Environmental Champion Icon Don Cheadle is all about saving the planet
OPINION: Cheadle is an extraordinary actor whose dedication to environmental justice helped him earn theGrio Award.
Editor’s note: The following article is an op-ed, and the views expressed are the author’s own. Read more opinions on theGrio.
Don Cheadle is an extraordinary actor, but at theGrioAwards, he was recognized as an Environmental Champion Icon because he has made combating climate change a critical part of his life.
Some of us might think that climate change is a white issue, but in his acceptance speech, Cheadle made it clear that climate change is about us. “Black people are the most impacted [by climate change] in this country and the most at risk,” he said. “68% of us live within 30 miles of a coal-fired power plant leading to disproportionate rates of cancer and asthma. If the planet warms just two degrees Celsius, a benchmark that we are hurtling toward, Black and brown people are 40% more likely to live in areas where extreme temperatures will cause more deaths. Black Americans lose wealth after climate disasters and then find little to no opportunity to participate in the recovery of that wealth. Need an example? Just look at Katrina. The climate crisis in this country is disproportionately a Black crisis.”
Cheadle is a U.N. Environment Programme (UNEP) Goodwill Ambassador. He’s narrated a powerful video essay for UNEP that’s part of the TED Countdown Initiative. It speaks to the threat of climate change and uplifts people who have fought to make us more aware.
He was a creator and also a host of “The Years of Living Dangerously,” a 2014 documentary about climate change and its impact on the world. It aired on Showtime.
Cheadle is genuinely committed to environmental justice. But he’s the kind of guy who seems to be deeply serious about everything in his life. Cheadle is deep. In any conversation with him, you can feel his gravitas. Sitting there on set with him, I could feel him thinking carefully before speaking. I could feel him weighing his words. He’s the kind of person who makes sure that when he speaks, he has something of importance to say.
I think Cheadle’s depth and intelligence are a huge part of his acting success. I cannot think of a movie that Cheadle was in where he was not great. He brings a sense of gravitas and a lifetime of experience onstage to his roles. It’s truly impressive how many great films he’s been an important part of over a very long stretch of time. He was in “Colors” (1988) as a leader of a Crip faction. He was in “Boogie Nights” (1997) as a down-on-his-luck porn actor who stumbles into incredible luck. In “Hotel Rwanda” (2004) he was a heroic hotelier who saved lives. In “Miles Ahead” (2015) he was Miles Davis.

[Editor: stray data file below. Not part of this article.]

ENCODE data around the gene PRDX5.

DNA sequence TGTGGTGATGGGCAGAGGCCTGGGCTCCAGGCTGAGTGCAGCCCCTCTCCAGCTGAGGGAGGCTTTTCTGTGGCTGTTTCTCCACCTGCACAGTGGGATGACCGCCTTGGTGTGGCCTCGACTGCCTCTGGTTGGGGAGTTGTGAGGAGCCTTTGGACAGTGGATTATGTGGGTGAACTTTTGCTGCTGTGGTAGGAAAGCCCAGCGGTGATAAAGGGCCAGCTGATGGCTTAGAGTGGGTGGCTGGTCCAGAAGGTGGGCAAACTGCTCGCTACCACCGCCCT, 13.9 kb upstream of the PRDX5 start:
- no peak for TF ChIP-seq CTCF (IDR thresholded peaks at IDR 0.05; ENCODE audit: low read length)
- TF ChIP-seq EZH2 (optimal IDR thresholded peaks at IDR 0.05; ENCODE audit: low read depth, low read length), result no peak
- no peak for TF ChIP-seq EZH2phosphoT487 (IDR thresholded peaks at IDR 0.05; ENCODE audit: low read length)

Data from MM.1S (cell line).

Through these roles, we see Cheadle’s ability to be the sort of actor who’s a chameleon — one who can become entirely different characters and truly embody them. No matter who he plays, Cheadle always sucks me in. I always believe Cheadle no matter what he’s doing — whether he’s a DEA agent getting played in “Traffic” or the unforgettable Mouse in “Devil In a New Dress.” Mouse was the role that launched him into the elite level of actors; Cheadle shined even though he was working alongside an established Denzel Washington. Rogerebert.com said, “Then-relatively unknown Don Cheadle, whose turn as Easy’s loyal-but-homicidal pal Mouse was one of the great star-making turns of the decade.
For many movie lovers, Cheadle will be always best associated with James Rhodes, aka War Machine, a central figure in the Marvel Cinematic Universe (MCU). Cheadle has appeared in eight MCU films so far and is set to star in a future MCU release that focuses on War Machine called “Armor Wars.”
Cheadle has been extraordinarily successful, and he has used his success and the platform he’s been given to promote big causes that will help others. That’s why he was given a well-deserved theGrio Award.
Touré is a host and Creative Director at theGrio. He is the host of Masters of the Game on theGrioTV. He is also the host and creator of the docuseries podcast “Being Black: The ’80s” and the animated show “Star Stories with Toure” which you can find at TheGrio.com/starstories. He is also the host of the podcast “Toure Show” and the podcast docuseries “Who Was Prince?” He is the author of eight books including the Prince biography Nothing Compares 2 U and the ebook The Ivy League Counterfeiter.
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